Title: Mobilizing After the Fall of Empire: Decolonization Across Asia
Presentation Type: Panel Presentation
Alyssa Park, University of Iowa, United States (organizer, presenter, chair)
Nicholas Lambrecht, Osaka University, Japan (presenter)
Matthew Augustine, Kyushu University, Japan (presenter)
Chien-Wen Kung, National University of Singapore, Singapore (presenter)
Els van Dongen, Nanyang Technological University, Singapore (presenter)
Mark Caprio, Rikkyo University, Japan (discussant)
At the end of the Second World War, newly sovereign states sprang up from the rubble of fallen empires throughout Asia. Their postcolonial trajectories were diverse. Many countries descended into violent civil wars and ideological battles for legitimacy, contended with new occupiers, or witnessed the mass movements of millions. In Japan, demilitarized by Allied Forces, relative peace created space for introspection on identity and nation. This panel brings together such diverse perspectives and experiences of decolonization in Asia through the common thread of “mobilization”—of peoples, of categories of identification, of ideological loyalties and war across borders. The papers emphasize the need to investigate the immediate aftermath of empire (1945-55), a period which is mostly forgotten in historiographies that tend to focus on the rise of empire until 1945 and the great-power politics of the Cold War. This panel refocuses attention on interactions and connections forged inside and between Asian countries, arguing that such an intra-Asia perspective is necessary to understand the lingering effects of colonization still visible in Asia today.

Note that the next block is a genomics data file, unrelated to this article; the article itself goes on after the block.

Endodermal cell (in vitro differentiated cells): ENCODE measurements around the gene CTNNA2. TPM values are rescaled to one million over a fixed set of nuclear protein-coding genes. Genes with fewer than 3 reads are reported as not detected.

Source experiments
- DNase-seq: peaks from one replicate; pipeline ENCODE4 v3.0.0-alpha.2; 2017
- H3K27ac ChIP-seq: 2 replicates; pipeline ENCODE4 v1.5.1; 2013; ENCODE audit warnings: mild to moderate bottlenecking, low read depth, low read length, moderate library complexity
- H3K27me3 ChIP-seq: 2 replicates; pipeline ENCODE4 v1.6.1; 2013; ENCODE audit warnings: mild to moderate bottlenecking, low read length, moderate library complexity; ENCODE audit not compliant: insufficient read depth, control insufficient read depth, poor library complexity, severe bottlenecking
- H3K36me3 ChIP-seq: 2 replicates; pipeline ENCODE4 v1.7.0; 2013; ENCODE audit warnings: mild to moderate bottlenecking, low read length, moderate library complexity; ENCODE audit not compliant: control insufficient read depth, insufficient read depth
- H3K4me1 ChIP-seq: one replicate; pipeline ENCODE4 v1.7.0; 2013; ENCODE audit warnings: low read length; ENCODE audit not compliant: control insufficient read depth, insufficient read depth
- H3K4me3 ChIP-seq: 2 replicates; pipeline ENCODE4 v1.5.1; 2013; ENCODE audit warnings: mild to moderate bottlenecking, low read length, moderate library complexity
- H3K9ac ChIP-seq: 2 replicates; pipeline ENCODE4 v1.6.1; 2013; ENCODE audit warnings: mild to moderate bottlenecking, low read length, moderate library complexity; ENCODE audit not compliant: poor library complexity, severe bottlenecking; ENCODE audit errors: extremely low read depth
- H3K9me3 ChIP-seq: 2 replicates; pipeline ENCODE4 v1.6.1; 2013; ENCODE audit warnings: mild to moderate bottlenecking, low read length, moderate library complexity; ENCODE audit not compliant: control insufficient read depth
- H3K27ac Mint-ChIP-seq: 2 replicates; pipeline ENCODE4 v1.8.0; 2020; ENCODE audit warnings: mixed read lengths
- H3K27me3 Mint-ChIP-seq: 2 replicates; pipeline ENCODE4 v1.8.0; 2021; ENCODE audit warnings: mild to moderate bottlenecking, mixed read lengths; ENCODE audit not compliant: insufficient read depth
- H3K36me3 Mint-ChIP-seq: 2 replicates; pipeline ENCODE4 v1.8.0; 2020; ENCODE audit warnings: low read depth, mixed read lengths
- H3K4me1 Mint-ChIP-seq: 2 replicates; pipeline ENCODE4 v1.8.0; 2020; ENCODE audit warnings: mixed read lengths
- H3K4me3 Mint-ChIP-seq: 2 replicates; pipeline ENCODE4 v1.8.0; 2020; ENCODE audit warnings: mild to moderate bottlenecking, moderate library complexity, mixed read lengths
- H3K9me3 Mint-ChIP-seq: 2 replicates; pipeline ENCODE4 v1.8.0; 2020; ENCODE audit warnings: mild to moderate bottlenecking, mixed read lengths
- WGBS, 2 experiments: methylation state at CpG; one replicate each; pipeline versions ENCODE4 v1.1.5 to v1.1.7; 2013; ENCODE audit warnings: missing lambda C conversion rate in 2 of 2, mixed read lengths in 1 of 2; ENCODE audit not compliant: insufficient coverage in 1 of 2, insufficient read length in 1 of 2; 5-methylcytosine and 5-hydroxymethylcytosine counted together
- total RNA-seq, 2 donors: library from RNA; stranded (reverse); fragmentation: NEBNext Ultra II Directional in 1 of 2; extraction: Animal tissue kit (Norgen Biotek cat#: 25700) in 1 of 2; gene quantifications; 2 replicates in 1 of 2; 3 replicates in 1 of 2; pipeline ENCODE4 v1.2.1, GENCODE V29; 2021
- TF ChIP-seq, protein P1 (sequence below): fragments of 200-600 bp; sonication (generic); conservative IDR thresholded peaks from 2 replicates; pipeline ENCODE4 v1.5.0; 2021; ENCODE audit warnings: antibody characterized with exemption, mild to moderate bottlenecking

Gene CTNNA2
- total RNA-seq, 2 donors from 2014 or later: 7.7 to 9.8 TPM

Nicholas Lambrecht explores themes of “return” in literature by Japanese repatriates from Korea and Manchuria, while Alyssa Park examines the categories and logistics of repatriating Koreans back to Korea. Matthew Augustine follows by investigating “renationalization” and identity documents in Taiwan and Chien-Wen Kung by analyzing the proxy civil war that ensued among Chinese communists, nationalists, and authorities in the Philippines. Finally, Els van Dongen examines the return and education of diasporic Chinese students from Southeast Asia to the PRC.